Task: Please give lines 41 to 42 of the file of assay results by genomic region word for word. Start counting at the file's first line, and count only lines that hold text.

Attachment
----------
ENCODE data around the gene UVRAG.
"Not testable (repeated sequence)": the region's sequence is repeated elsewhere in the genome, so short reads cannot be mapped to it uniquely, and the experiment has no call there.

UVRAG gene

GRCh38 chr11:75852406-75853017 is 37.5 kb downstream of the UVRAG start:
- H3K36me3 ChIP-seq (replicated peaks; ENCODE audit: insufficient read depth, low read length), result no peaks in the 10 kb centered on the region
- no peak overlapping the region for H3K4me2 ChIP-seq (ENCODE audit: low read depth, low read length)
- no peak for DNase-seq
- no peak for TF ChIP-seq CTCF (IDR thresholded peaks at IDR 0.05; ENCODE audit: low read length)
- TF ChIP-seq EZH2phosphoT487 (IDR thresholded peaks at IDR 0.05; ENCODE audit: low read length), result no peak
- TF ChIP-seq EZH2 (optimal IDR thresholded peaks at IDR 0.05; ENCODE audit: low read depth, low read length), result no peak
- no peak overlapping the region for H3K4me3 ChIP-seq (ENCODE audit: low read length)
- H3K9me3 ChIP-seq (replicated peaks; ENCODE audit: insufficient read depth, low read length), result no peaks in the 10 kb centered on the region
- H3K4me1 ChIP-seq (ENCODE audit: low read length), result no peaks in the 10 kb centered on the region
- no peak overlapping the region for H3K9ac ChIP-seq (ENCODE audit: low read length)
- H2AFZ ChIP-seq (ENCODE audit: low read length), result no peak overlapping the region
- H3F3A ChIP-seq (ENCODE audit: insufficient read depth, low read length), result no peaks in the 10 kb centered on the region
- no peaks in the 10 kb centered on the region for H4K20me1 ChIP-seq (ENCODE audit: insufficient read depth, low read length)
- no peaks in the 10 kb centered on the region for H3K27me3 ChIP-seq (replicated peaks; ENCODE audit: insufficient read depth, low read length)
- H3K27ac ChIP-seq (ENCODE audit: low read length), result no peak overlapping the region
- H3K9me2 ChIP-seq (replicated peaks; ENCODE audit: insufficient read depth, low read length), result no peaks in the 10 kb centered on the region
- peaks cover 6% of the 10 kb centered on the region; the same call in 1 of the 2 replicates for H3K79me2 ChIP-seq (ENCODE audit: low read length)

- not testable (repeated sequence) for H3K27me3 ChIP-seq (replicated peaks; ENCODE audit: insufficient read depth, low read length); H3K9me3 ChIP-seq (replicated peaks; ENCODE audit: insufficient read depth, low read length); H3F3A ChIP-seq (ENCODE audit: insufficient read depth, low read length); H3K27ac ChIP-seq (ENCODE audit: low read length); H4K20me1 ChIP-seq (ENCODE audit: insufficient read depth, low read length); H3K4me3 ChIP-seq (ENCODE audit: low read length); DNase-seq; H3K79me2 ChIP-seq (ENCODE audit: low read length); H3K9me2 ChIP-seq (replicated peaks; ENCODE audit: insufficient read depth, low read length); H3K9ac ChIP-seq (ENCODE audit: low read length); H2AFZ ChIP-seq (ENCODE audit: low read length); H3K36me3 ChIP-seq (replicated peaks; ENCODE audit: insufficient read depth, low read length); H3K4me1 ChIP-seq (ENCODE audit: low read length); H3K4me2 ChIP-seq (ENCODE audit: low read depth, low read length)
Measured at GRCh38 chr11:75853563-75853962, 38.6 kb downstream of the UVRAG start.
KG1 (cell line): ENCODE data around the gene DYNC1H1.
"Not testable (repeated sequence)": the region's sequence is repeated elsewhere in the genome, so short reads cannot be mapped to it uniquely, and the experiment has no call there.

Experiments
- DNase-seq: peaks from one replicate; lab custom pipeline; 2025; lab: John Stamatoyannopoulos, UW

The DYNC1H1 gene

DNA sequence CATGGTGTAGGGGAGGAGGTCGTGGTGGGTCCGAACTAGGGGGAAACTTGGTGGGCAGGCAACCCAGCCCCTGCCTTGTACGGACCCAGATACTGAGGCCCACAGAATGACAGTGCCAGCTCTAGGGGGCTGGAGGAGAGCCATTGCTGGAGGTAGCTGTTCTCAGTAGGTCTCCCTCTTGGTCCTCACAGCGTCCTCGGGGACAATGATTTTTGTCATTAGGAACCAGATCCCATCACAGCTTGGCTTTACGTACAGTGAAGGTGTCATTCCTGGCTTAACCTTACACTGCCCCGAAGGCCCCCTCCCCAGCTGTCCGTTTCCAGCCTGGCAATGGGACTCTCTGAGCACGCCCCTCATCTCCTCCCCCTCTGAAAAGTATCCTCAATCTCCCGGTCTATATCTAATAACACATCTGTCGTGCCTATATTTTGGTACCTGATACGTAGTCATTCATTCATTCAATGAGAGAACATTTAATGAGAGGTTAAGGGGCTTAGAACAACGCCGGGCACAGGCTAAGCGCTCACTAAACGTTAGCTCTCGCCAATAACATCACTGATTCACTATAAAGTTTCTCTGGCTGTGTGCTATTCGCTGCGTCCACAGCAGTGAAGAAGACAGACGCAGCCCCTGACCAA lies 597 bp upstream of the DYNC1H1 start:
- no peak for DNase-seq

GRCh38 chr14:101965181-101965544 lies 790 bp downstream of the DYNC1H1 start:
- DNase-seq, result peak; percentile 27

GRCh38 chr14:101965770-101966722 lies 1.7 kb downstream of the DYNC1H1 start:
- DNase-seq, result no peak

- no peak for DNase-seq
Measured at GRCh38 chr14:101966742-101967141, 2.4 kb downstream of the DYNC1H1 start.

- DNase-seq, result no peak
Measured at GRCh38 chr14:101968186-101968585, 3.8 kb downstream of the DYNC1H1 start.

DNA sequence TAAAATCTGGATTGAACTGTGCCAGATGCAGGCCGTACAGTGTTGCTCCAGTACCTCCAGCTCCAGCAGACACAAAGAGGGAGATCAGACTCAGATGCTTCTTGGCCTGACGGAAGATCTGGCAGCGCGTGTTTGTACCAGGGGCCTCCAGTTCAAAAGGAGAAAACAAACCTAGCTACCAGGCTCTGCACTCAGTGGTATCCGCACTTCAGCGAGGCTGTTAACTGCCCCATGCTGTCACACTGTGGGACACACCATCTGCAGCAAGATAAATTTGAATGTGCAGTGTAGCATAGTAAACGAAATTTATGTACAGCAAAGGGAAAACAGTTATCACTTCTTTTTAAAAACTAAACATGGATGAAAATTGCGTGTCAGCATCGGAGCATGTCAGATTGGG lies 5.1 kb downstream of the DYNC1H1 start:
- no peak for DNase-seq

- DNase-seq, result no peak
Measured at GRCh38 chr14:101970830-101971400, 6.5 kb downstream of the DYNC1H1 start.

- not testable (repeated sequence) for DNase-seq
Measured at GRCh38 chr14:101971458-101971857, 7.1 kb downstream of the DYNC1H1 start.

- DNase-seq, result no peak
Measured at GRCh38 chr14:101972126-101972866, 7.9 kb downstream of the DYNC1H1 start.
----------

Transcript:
- DNase-seq, result no peak
Measured at GRCh38 chr14:101970830-101971400, 6.5 kb downstream of the DYNC1H1 start.